In a just-published interview with Middle East Progress, Sadiq al-Rikabi, one of Iraqi Prime Minister Nouri al-Maliki’s senior advisers, says that “considering the American president’s speech about the U.S. commitment for responsible withdrawal, we do not feel a referendum is necessary.”
The decision will need to be taken in parliament, as the referendum is currently enshrined in law, and so if it is to be cancelled, we need a new law to say so. But even if the referendum is held on its assigned date, I’m not worried at all about the approval of the SOFA.
Marc Lynch comments: “It wouldn’t surprise me at all if the U.S. and Maliki would both like to see the referendum quietly dropped.Neither really wanted it to begin with. For the U.S., it complicates strategic planning, while it was forced on Maliki by the Iraqi Parliament as the price of ratification.”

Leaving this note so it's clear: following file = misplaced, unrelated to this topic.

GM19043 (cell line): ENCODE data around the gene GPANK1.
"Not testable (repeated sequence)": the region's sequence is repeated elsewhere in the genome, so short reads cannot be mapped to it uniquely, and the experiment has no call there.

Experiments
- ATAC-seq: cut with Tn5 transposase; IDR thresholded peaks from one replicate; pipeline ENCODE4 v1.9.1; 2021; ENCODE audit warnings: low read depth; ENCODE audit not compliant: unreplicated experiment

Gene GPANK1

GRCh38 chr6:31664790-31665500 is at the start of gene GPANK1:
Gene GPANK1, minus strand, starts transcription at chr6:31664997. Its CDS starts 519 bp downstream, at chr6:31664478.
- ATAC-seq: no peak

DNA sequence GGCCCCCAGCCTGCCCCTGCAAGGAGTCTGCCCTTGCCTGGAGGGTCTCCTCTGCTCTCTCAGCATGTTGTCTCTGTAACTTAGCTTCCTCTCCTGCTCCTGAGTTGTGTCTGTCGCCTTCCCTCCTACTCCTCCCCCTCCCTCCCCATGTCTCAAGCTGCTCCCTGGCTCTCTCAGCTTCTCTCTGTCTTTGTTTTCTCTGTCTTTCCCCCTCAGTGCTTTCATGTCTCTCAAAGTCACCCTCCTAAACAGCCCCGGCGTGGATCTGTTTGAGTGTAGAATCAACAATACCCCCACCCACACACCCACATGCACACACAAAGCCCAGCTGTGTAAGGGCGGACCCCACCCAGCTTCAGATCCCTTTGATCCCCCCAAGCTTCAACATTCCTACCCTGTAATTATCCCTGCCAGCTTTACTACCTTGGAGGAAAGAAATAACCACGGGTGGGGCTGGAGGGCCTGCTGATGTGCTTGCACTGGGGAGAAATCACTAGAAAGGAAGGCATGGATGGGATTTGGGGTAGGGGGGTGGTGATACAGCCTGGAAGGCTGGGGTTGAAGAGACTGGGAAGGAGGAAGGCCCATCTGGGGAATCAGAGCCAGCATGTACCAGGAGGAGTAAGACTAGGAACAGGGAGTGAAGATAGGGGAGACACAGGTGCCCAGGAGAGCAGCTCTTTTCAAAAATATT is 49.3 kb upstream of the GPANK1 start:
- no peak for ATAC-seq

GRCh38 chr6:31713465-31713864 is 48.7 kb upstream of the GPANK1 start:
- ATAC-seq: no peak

Just because the Prime Minister’s Office or the U.S. would like to avoid the referendum doesn’t mean that it won’t happen, though. It is currently a legal requirement, and canceling it would require new legislation — which would offer an opportunity for ambitious Iraqi politicians to mobilize public support against Maliki and against the United States ahead of the scheduled national Parliamentary elections.
Maliki clearly believes — with more than a little justification — that his victory in the provincial elections has substantially boosted his political power. A walk-back from his commitment to a SOFA referendum could put that belief to the test.